• “I may not agree with you, but I will defend to the death your right to make an ass of yourself.” ―Oscar Wilde (paraphrasing Voltaire)

Speaking of the high price of free speech on campus:

• “Thanks to intense bank lobbying, student loans are uniquely punitive. Most can’t be refinanced, which means that people who borrowed at 8 percent in the 1990s are still paying 8 percent (when banks are paying almost zero). Unlike other loans, student loans can’t be discharged in bankruptcy, and a borrower’s salary, Social Security and even disability checks can be garnished.” _Barbara Gerson, SF Chronicle

  Wall Street Journal  Graphic

Wall Street Journal Graphic


Blacks Talking Funny Like Whites

 Above: Samples from hilarious  Buzzfeed video below

Above: Samples from hilarious Buzzfeed video below

• A different language is a different vision of life. —Federico Fellini

 Above:  2010 Census : Blacks as Percent of Population

Above: 2010 Census: Blacks as Percent of Population

• “Yeah, I love being famous. It's almost like being white, y'know?” ―Chris Rock

  1860   C  ensus of Slaves . source: retronaut.com    Slaves outnumbered "frees" in some states and comprised a third of the South's population.

1860 Census of Slaves. source: retronaut.com   
Slaves outnumbered "frees" in some states and comprised a third of the South's population.

• “Race is there. You're tired of hearing about it? Imagine how fucking exhausting it is living it.”
― Jon Stewart

 Above: Growth of Hispanics (purple) outpaces  Blacks (red)  and all others.  Whites (blues) decline .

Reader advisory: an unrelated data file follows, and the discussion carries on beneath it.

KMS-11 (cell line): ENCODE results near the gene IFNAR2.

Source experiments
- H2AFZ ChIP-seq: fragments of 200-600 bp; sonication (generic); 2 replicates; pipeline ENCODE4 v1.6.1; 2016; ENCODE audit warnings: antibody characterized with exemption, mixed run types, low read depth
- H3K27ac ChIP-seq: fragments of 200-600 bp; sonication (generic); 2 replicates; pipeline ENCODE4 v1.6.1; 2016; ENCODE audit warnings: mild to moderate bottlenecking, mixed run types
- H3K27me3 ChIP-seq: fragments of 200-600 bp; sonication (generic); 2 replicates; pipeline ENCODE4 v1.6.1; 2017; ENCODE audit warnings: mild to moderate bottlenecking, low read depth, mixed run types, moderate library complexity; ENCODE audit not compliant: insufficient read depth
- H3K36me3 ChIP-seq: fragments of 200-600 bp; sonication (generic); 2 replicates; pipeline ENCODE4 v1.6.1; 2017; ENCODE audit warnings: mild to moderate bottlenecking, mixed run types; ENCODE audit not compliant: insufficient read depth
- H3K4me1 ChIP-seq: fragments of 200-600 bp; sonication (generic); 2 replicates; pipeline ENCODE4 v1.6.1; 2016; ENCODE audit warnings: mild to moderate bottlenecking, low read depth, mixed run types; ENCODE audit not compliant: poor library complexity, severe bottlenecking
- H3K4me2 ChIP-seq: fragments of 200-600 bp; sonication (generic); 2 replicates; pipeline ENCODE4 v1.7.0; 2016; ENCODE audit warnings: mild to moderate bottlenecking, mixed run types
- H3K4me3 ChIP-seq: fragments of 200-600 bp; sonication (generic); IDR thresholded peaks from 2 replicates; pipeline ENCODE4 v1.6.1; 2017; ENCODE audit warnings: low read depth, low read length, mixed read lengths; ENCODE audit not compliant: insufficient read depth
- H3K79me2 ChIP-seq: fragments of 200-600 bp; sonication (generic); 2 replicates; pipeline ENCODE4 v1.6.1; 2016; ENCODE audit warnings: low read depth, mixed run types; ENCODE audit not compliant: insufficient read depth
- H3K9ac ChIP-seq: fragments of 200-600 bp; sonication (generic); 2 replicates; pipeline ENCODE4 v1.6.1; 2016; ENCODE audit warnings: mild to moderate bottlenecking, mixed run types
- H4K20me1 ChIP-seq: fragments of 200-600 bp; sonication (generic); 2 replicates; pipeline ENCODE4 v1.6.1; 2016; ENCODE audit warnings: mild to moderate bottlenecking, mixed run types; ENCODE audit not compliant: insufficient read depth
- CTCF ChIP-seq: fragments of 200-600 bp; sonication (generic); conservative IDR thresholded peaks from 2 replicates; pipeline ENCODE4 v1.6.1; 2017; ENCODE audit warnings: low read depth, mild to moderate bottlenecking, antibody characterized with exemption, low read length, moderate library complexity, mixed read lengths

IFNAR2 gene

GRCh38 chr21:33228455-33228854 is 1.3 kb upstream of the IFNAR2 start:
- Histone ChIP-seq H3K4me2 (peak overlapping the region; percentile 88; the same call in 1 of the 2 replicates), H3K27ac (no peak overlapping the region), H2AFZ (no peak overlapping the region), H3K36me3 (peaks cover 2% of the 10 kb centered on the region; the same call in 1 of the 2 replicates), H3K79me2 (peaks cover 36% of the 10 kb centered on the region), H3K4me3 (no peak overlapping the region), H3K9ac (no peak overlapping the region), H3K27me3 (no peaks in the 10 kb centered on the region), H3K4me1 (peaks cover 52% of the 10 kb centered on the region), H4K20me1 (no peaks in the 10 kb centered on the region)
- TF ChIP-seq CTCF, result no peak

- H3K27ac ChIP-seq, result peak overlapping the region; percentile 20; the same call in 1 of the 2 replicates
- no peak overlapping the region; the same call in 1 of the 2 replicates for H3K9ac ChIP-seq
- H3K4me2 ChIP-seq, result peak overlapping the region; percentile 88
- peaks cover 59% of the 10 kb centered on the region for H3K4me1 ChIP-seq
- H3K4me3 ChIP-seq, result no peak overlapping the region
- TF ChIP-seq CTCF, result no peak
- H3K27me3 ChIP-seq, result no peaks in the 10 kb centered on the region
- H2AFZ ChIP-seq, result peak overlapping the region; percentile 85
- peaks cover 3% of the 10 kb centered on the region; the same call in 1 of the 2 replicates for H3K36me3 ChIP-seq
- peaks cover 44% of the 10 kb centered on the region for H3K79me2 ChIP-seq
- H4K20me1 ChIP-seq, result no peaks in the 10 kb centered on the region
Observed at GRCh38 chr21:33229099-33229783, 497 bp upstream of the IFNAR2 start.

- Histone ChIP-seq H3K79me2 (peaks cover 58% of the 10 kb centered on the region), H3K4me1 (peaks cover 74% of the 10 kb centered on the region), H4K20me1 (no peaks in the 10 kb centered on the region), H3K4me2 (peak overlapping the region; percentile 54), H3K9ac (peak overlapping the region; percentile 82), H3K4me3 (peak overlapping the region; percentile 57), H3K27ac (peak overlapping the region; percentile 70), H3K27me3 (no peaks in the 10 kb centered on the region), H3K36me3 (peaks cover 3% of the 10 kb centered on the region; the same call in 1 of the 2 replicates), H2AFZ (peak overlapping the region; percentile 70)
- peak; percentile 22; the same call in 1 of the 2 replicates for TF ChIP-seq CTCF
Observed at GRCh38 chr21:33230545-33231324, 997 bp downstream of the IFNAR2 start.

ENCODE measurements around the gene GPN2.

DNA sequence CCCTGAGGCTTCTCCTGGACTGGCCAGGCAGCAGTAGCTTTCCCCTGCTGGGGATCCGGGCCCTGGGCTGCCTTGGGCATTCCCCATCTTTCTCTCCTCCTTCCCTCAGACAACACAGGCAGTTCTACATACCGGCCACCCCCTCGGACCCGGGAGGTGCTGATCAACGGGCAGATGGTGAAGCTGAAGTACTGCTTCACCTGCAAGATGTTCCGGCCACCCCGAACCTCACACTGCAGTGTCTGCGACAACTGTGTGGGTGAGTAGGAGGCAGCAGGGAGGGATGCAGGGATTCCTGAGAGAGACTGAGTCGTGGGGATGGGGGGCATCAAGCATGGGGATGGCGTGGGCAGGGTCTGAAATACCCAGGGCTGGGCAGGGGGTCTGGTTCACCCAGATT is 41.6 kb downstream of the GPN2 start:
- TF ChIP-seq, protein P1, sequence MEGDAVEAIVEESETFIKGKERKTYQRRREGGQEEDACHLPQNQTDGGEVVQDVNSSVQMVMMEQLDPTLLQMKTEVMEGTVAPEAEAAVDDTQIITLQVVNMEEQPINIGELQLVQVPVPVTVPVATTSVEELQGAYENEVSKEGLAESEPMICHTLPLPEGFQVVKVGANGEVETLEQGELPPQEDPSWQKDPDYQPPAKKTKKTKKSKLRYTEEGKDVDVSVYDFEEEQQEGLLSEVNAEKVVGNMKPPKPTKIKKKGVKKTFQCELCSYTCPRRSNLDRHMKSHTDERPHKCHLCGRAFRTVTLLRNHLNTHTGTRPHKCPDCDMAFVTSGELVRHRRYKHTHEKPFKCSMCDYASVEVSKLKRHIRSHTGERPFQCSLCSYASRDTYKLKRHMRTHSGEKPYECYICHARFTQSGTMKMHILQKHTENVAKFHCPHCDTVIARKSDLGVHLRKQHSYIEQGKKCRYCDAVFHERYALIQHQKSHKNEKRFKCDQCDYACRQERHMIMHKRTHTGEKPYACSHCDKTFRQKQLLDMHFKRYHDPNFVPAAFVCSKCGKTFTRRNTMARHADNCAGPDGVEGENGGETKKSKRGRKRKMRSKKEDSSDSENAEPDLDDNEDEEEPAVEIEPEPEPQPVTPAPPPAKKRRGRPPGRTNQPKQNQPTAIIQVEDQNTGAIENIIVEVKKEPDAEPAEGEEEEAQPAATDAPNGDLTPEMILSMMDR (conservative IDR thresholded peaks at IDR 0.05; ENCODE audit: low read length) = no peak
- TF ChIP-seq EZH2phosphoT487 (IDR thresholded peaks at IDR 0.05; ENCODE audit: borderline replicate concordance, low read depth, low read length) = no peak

Above: Growth of Hispanics (purple) outpaces Blacks (red) and all others. Whites (blues) decline.

• “Hockey is a sport for white men. Basketball is a sport for black men. Golf is a sport for white men dressed like black pimps.” ―Tiger Woods

• “A lot of shelter dogs are mutts like me.” ―Barack Obama

 Above: Increased  polarization  over three decades

Above: Increased polarization over three decades

• "Words are my language." —Patty Warren

Memory, I Know You're In There

 john grimes fizzdom.com grimescartoon.com memory forgetfulness   

• “Forgetfulness is a form of freedom.” ―Khalil Gibran

• “Did you ever walk into a room and forget why you walked in? I think that's how dogs spend their lives.” —Sue Murphy

• “I love you when I forget about me.” —Joni Mitchell

• Below: Watch an amusing animation of former Poet Laureate Billy Collins' "Forgetfulness"

• “We forget all too soon the things we thought we could never forget” —Joan Didion

• “People change and forget to tell each other.” —Lillian Hellman

• “The advantage of a bad memory is that one enjoys several times the same good things for the first time.” ―Friedrich Nietzsche

 thx John Kouletsis

thx John Kouletsis

• “Remember your humanity and forget the rest” —Albert Einstein

• “Can you really forgive if you can't forget?” —Sarah Jessica Parker

• “Cinema should make you forget you are sitting in a theater.” —Roman Polanski

• “Clinton lied. A man might forget where he parks or where he lives, but he never forgets oral sex, no matter how bad it is.” —Barbara Bush

 someeecards.com

someeecards.com

• “Isn't elegance forgetting what one is wearing?”—Yves Saint Laurent

• “I've learned that people will forget what you said, people will forget what you did, but people will never forget how you made them feel.” —Maya Angelou

• “Life must go on; I forget just why.” —Edna St. Vincent Millay

 • “Promise me you'll never forget me because if I thought you would I'd never leave.” —Winnie the Pooh/A. A. Milne

Is Flying Fun Yet?

 john grimes cartoon grimescartoons.com fizzdom.com

• "We'll be boarding in about five airline minutes." —comedian David Steinberg (thx Leah Garchik)